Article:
Finally, like the noble Lord, Lord Bassam, I wish Members and all staff every happiness for the festive season, and health and happiness for the new year.

My Lords, I join both noble Lords in wishing the staff who run this building a happy festive season, and thank them for all their support. I always like to say something about the Hansard staff before I turn to individuals, for the simple reason that I am not sure whether I am a hindrance or a help to them because I do not use notes. But the fact is that they usually manage to make sense of what I say and apparently people read my speeches and enjoy them, so full credit to them.

I also pay tribute to the doorkeepers. On one occasion last year I forgot that I had some visitors coming to the House. I received the most polite but thorough reprimand that I have ever experienced in my life. I thank that sterling body of men and women who help us so much, and of course I thank all the rest of the staff.

I want to thank in particular Yvonne Williams, who started work in the catering department on 29 September 1973. If an army marches on its stomach, Parliament, shall we say, pontificates on its stomach. Anyone who has kept the people in this building fed for that many years has given sterling service. Yvonne was known universally as “Mum”, and someone who could generate that degree of affection deserves the respect of all. I hope that she enjoys her retirement, that she has a particularly good festive season, and that she goes on to do many interesting things in her retirement.

My Lords, it is that very happy time of the year again and I add my personal tributes and those of the Cross-Benchers to all those that have been paid today. I find that I tend to use the staff of the House rather more than anyone else. I am for ever asking things such as, “Who is speaking?” “How long will they speak?” “When will the vote come?” “When will the House be up?” “Have you found my lost brooch?” “Is there any way in which you can accommodate below Bar my newly arrived friend from New York?”. Nearly always the answer is yes. It is wonderful. I truly thank the staff around the House for their courtesy and generally good cheer in providing such a service for us.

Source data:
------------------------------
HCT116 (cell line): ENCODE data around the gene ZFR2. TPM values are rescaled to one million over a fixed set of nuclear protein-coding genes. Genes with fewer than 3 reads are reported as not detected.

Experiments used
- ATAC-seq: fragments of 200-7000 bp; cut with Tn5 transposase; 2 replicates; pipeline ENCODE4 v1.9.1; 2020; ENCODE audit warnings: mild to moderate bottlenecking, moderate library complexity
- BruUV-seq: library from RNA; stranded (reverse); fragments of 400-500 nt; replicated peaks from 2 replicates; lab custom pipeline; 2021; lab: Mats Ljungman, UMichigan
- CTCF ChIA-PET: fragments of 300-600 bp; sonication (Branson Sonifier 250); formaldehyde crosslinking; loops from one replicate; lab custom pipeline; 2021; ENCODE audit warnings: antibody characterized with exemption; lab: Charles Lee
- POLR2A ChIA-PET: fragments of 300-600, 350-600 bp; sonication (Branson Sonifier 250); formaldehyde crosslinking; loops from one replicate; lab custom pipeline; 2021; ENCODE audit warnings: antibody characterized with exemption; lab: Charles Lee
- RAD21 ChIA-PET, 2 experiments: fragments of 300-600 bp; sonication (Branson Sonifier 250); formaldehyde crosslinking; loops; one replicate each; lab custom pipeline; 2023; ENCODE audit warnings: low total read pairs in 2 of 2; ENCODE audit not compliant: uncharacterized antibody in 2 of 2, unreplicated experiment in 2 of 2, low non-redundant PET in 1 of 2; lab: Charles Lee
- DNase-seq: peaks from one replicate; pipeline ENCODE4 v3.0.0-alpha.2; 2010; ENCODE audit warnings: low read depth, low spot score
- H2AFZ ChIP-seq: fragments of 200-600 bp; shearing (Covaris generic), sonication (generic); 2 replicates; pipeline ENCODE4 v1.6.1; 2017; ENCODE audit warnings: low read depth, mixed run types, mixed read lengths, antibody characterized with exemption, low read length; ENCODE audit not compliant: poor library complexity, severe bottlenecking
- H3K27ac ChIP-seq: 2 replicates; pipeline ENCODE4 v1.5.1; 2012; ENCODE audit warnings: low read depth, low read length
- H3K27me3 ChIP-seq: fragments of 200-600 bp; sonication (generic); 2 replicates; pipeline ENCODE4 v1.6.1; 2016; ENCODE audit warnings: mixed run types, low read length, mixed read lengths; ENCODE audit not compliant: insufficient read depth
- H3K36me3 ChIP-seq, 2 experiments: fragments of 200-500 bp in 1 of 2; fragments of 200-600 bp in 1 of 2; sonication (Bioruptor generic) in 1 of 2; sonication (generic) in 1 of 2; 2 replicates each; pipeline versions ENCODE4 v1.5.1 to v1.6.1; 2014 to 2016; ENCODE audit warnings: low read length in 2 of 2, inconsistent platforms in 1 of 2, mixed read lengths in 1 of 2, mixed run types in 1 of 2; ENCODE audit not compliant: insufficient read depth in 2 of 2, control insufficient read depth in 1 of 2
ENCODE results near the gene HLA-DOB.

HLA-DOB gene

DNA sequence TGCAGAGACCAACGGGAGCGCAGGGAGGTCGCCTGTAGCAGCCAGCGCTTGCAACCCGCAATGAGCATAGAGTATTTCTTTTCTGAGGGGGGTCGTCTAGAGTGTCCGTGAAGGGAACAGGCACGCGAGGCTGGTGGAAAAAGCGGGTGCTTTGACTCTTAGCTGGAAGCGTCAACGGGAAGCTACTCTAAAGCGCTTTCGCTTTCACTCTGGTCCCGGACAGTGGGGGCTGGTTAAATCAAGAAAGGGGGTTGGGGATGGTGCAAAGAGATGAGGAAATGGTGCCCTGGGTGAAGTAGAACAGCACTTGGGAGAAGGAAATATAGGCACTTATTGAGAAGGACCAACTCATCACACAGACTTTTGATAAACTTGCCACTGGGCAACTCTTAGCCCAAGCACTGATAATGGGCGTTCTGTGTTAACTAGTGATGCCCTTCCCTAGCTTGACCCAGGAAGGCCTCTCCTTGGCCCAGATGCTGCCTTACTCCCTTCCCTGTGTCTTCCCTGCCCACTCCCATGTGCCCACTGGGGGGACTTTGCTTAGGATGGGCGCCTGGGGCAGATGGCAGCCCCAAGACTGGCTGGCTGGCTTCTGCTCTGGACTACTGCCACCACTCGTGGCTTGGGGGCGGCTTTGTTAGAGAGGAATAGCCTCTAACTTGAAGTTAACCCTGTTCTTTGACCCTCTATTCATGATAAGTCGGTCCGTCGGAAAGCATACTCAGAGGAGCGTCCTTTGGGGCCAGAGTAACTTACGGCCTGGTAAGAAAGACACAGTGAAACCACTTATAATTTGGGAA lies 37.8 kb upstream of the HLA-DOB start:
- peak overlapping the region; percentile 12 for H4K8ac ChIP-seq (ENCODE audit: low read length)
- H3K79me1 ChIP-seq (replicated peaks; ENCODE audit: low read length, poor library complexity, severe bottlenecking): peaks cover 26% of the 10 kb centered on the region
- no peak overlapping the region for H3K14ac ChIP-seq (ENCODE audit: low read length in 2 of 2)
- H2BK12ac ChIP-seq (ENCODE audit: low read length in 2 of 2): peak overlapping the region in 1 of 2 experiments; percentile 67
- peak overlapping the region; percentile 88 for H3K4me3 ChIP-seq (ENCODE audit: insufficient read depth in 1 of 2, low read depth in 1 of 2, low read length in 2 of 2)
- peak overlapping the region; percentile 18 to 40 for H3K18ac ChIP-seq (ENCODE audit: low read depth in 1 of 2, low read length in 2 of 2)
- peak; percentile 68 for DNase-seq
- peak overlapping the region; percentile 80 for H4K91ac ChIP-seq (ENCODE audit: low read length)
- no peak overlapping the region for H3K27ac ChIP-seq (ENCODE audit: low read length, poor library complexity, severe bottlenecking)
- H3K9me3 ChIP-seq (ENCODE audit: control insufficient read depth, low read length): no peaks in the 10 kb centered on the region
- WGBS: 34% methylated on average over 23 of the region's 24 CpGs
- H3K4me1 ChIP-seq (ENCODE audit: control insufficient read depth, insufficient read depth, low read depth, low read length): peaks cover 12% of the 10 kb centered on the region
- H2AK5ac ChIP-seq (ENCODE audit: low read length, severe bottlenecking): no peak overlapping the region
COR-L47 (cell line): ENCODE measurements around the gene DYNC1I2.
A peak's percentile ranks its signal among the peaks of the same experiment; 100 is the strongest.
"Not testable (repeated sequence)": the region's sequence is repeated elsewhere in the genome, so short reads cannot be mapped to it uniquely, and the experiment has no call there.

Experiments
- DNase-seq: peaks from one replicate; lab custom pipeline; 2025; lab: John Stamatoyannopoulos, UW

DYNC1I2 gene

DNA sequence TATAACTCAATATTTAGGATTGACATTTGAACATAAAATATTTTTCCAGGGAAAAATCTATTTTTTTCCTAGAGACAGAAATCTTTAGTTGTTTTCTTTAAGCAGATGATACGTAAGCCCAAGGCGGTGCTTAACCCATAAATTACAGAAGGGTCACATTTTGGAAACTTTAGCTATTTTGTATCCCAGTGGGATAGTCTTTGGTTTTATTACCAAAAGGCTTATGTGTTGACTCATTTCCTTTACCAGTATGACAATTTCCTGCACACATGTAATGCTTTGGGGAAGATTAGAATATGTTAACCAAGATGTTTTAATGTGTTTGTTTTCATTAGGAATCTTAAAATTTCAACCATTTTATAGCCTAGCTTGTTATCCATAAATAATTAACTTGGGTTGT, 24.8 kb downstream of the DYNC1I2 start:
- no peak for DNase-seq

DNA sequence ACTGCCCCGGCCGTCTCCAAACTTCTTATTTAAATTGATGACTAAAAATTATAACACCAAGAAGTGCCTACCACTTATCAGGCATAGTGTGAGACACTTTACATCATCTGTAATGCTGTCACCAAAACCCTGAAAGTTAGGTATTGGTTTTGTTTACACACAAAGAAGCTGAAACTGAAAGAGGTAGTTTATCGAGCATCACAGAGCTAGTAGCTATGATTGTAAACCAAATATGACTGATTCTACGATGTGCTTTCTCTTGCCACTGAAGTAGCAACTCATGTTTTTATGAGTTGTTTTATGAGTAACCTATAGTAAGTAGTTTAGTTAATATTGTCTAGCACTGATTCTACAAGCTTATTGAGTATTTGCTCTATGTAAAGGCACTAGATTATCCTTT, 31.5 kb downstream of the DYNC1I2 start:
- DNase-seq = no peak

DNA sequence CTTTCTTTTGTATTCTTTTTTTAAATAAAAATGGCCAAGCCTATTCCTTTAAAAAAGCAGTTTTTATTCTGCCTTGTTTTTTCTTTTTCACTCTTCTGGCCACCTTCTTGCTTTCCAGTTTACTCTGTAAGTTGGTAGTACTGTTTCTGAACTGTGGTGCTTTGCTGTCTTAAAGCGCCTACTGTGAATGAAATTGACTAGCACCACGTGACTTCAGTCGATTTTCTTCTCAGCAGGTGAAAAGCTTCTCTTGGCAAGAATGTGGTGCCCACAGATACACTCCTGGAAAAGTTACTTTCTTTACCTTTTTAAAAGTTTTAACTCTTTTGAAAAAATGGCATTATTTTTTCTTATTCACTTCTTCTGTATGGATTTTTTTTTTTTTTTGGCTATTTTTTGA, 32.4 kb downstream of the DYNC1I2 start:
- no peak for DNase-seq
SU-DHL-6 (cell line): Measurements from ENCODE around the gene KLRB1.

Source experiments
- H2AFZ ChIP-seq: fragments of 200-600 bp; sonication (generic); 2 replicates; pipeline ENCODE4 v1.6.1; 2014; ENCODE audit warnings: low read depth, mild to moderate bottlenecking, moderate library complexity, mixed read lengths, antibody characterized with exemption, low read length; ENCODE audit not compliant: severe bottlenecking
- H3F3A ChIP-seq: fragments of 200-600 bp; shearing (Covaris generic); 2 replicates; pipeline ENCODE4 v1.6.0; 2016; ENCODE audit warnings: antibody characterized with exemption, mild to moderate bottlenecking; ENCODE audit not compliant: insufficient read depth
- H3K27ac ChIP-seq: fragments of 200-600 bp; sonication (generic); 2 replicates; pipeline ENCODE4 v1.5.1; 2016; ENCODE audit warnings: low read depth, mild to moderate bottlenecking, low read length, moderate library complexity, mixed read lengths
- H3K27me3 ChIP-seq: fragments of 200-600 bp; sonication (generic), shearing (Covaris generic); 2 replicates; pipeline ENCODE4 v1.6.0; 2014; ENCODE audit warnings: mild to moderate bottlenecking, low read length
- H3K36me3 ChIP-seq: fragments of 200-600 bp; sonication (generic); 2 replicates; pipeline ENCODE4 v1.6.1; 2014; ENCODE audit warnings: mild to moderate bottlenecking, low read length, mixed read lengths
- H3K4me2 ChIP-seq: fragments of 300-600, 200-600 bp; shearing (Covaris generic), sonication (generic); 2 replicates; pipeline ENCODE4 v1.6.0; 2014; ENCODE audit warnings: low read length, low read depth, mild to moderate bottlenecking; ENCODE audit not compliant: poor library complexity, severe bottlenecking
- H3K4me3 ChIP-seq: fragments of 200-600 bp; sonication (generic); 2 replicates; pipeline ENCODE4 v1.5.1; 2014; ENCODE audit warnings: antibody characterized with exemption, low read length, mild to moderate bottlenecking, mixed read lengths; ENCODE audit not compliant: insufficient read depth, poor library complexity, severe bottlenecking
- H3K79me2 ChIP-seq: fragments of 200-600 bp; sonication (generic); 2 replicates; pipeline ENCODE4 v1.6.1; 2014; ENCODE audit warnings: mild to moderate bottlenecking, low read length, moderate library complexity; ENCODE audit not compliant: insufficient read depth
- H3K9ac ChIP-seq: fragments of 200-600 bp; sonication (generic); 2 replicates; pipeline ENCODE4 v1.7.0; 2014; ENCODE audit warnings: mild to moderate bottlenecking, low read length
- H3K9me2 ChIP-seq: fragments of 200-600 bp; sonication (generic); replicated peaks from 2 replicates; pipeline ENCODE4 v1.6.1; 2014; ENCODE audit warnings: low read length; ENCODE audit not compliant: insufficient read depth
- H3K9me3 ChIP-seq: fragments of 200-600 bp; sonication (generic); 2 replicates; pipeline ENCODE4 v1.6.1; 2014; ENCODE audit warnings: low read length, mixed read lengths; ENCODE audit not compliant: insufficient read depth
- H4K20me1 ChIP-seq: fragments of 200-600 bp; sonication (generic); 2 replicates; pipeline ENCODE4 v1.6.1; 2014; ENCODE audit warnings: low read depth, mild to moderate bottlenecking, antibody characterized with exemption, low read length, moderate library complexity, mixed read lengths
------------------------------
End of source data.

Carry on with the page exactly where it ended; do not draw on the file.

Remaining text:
In particular, I should like to mention two more retirees this year: Celia Choudri, who began work in 1995 as a general assistant and who more recently worked in the Peers’ Dining Room—many noble Lords will remember her—and Barbara Beadon, who began work in 1996 as a housekeeper and was promoted to team leader in 1999. She retires to Australia with her family. We wish them a very happy and well deserved retirement. On behalf of the Cross Benches, I wish them and all staff—including the Library staff, Hansard, doorkeepers, attendants, police, cleaners and the restaurant staff—a truly happy Christmas and a very good new year.

Motion agreed.

House adjourned at 5.39 pm.